“The fact that people have information overload—and because they can find every part, all the specs and pricing online—means that they’re not locked in to going to their neighborhood store,” Knapp noted. “If you’re running a small business, you’re facing stiff competition.”
And that leads to the second factor: expansion of online sales.
“One of the challenges is morphing into the digital world when that’s not a homegrown talent for someone who’s in business because of a love for cars,” Knapp said. “Online isn’t going to get rid of brick and mortar, but it’s here and likely expanding, so retailers need to develop a strategy to address the challenge of online sales.”
Retailers are also confronted by cost and complexity. Vehicles are harder to modify, and consumer resistance to higher product costs erodes profits.
“Because of increased operating costs, technical complexity, industry innovation and the number of SKUs retailers have to deal with, we find that they are feeling the pressures of cost and complexity,” Knapp said.
But for every challenge, there’s an opportunity to evolve and progress with the times.
In looking at opportunities to adapt and improve, the study notes that the greatest opportunities lie in providing personalized customer service and maintaining a competitive online presence.
“One of the things we talk about as an opportunity is having an omni-channel strategy,” Knapp said. “That doesn’t mean that you have to be in online sales. It means that you have to know that your customers are looking for information in different places. As many ways as you can get your company in front of them when they’re looking, the greater the chance that they will track back to your store for a purchase.”
Getting customers in the door isn’t enough, however. It’s all about the customer experience—exceeding expectations and offering personalized service not available through online or other brick-and-mortar retailers.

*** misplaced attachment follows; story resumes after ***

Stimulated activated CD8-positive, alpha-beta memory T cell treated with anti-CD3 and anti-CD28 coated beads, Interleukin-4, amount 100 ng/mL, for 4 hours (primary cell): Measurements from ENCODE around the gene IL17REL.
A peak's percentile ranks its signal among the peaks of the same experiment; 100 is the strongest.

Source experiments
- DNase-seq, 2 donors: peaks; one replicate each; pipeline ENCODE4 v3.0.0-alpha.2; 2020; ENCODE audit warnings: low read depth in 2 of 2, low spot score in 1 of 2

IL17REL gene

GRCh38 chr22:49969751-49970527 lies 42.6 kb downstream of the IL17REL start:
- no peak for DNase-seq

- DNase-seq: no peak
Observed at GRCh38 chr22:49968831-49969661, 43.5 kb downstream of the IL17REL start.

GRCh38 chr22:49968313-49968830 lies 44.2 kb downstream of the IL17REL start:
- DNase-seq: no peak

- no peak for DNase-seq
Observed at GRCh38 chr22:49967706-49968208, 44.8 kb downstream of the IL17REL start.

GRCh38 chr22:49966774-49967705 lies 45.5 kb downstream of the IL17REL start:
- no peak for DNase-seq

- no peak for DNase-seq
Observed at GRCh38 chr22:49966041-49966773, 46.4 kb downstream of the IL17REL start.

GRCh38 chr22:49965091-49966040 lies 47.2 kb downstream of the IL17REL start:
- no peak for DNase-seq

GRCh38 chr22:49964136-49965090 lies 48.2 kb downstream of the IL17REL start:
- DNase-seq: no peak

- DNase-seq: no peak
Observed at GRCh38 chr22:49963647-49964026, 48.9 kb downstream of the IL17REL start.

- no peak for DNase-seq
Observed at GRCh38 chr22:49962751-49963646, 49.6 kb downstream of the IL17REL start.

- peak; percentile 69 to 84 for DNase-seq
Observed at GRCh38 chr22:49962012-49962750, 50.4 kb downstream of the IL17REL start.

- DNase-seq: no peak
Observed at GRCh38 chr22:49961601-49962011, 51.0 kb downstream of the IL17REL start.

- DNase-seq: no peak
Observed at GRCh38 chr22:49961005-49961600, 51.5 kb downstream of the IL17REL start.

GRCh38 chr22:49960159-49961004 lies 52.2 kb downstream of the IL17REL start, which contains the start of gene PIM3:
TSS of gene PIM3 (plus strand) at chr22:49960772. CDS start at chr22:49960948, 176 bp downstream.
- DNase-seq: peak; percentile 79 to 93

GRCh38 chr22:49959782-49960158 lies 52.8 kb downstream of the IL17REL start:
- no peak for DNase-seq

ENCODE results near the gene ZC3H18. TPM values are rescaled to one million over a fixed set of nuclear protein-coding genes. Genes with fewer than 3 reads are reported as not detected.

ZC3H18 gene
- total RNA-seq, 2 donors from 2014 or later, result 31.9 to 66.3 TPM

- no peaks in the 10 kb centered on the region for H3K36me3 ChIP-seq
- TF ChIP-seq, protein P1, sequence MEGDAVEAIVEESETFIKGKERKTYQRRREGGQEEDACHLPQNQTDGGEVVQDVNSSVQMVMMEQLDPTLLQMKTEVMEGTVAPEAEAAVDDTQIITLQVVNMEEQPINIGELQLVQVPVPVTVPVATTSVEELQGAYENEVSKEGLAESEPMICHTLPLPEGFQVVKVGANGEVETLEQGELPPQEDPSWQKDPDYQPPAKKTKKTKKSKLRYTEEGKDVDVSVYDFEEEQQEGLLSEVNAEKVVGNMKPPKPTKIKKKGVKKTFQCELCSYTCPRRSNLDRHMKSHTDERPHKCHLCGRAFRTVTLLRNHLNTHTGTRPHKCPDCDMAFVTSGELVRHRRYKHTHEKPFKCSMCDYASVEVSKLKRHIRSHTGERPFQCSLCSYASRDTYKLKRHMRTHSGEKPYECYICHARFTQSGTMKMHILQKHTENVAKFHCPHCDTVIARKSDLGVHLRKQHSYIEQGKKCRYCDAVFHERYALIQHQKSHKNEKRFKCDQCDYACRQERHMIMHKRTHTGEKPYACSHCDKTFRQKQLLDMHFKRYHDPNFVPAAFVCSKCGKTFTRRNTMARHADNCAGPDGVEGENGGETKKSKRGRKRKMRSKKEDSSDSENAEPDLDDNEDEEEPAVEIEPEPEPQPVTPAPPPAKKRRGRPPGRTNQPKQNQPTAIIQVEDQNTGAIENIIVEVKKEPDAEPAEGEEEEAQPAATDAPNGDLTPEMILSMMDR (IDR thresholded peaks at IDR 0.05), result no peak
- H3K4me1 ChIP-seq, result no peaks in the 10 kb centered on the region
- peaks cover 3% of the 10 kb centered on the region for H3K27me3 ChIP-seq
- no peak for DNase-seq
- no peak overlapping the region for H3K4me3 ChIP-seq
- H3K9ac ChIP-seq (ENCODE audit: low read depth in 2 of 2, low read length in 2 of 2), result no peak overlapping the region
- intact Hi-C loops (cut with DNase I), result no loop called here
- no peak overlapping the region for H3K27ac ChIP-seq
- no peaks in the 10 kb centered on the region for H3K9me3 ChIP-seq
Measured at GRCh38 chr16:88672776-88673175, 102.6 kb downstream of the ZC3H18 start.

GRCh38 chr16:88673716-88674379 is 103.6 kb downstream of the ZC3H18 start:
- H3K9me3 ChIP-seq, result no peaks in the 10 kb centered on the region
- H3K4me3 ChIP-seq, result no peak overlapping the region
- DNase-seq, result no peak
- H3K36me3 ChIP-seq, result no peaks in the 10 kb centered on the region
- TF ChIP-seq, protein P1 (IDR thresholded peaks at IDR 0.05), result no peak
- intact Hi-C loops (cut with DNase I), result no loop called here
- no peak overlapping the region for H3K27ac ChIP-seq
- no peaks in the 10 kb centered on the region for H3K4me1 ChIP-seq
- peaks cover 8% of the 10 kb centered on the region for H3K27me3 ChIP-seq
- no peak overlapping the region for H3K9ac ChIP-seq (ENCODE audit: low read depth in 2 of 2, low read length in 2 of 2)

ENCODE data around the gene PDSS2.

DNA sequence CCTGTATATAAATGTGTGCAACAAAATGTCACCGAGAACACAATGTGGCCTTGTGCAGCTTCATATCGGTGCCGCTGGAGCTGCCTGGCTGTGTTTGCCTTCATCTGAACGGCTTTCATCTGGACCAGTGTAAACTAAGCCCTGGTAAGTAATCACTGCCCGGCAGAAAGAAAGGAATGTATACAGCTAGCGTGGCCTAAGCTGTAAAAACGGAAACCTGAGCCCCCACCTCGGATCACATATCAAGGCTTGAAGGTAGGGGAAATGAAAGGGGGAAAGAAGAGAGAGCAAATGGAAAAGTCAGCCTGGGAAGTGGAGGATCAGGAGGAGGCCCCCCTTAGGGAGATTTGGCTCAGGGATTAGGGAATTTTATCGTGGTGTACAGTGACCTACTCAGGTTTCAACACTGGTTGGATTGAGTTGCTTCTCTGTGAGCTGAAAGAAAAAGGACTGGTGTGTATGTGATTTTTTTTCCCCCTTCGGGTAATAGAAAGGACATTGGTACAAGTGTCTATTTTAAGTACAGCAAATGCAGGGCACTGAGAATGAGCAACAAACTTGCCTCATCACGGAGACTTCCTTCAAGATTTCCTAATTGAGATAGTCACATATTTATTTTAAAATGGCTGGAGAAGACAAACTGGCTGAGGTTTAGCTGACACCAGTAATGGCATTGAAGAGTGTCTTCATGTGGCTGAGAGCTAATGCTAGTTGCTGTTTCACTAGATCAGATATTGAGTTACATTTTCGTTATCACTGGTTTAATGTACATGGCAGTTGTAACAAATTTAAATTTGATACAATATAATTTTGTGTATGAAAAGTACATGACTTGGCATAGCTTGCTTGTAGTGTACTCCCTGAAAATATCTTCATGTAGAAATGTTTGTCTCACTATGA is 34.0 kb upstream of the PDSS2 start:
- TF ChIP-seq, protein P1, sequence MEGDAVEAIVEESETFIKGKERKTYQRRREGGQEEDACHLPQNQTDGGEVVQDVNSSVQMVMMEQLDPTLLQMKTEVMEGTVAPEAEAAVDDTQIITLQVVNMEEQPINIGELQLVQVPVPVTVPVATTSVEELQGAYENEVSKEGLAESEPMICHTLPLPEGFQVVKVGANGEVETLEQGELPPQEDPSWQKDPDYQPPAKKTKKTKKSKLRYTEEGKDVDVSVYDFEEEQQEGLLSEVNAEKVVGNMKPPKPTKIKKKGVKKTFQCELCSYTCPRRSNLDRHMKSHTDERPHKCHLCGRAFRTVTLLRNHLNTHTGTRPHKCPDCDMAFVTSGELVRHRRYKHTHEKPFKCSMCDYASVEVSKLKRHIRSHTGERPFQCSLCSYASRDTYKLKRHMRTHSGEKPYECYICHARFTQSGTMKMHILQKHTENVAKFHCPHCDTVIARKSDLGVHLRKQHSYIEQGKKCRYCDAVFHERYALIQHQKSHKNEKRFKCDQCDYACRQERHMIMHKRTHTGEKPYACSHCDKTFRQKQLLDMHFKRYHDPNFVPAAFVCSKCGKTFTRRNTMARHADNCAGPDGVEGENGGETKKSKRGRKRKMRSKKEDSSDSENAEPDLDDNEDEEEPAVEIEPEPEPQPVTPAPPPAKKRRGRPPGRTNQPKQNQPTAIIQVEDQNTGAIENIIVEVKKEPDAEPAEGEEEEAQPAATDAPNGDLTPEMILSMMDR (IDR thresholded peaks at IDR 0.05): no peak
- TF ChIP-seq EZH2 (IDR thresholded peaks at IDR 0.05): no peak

“If retailers try to compete on price, it will be a race to the bottom,” Knapp said. “What they need to do is give the customer a value add, so that coming to their store is better than going someplace else. That means letting them know you’re an expert and giving them ways to touch and feel and better understand the products. Give them reasons—demo days, club meet-ups—that create an experience and make a connection with you.”
The third opportunity is improving operational efficiency, though that can be a challenge for some retailers.
“When you run a small business, it’s easy to get focused on bringing in revenue instead of focusing on productivity and staffing,” Knapp said. “Everybody wants to steal somebody else’s employees—someone who’s already got years of experience. That’s not always a reasonable way to do business.”
As Knapp pointed out, hiring young employees and investing in training is likely to create a better experience for customers and more efficiency in the long run.
The complete “SEMA Retail Landscape Report” runs 104 pages and is divided into three segments: market landscape, business trends and challenges, and opportunities. It is a fascinating read.
“Our emphasis is always for our members to be able to understand what’s going on in the marketplace and with their companies, because ultimately we want to help them sell more products,” Knapp said. “SEMA considers market research one of our core competencies. It’s one of the things that associations do for their members. As Chris Kersting and the SEMA Board have recognized—and our industry has noticed—it’s not easy to find data and information specific to our industry. That’s what we’re here for.”
But providing information is only the beginning. To have value, it must be applied and used to a company’s advantage. For additional information on or about the industry or to contact SEMA staff, visit the market research department’s web pages at www.sema.org/research.